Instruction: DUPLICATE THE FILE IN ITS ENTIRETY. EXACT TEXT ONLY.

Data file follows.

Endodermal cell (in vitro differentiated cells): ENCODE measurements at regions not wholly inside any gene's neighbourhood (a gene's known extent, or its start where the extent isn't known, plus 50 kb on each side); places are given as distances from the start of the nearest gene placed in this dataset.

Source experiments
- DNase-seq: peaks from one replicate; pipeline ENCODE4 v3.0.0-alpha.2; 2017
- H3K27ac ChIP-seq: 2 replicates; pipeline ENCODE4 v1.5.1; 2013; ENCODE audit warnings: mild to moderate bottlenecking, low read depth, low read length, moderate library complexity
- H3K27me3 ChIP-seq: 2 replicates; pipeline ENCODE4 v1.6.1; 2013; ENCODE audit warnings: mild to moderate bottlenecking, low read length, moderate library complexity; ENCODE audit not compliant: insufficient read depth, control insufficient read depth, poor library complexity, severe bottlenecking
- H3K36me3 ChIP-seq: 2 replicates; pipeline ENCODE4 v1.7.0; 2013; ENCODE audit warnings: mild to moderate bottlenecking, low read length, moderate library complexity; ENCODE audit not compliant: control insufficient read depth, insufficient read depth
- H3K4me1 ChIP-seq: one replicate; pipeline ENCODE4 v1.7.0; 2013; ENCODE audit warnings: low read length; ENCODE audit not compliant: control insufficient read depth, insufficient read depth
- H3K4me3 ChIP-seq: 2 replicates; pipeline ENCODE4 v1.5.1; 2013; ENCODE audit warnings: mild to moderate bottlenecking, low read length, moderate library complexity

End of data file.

Endodermal cell (in vitro differentiated cells): ENCODE measurements at regions not wholly inside any gene's neighbourhood (a gene's known extent, or its start where the extent isn't known, plus 50 kb on each side); places are given as distances from the start of the nearest gene placed in this dataset.

Source experiments
- DNase-seq: peaks from one replicate; pipeline ENCODE4 v3.0.0-alpha.2; 2017
- H3K27ac ChIP-seq: 2 replicates; pipeline ENCODE4 v1.5.1; 2013; ENCODE audit warnings: mild to moderate bottlenecking, low read depth, low read length, moderate library complexity
- H3K27me3 ChIP-seq: 2 replicates; pipeline ENCODE4 v1.6.1; 2013; ENCODE audit warnings: mild to moderate bottlenecking, low read length, moderate library complexity; ENCODE audit not compliant: insufficient read depth, control insufficient read depth, poor library complexity, severe bottlenecking
- H3K36me3 ChIP-seq: 2 replicates; pipeline ENCODE4 v1.7.0; 2013; ENCODE audit warnings: mild to moderate bottlenecking, low read length, moderate library complexity; ENCODE audit not compliant: control insufficient read depth, insufficient read depth
- H3K4me1 ChIP-seq: one replicate; pipeline ENCODE4 v1.7.0; 2013; ENCODE audit warnings: low read length; ENCODE audit not compliant: control insufficient read depth, insufficient read depth
- H3K4me3 ChIP-seq: 2 replicates; pipeline ENCODE4 v1.5.1; 2013; ENCODE audit warnings: mild to moderate bottlenecking, low read length, moderate library complexity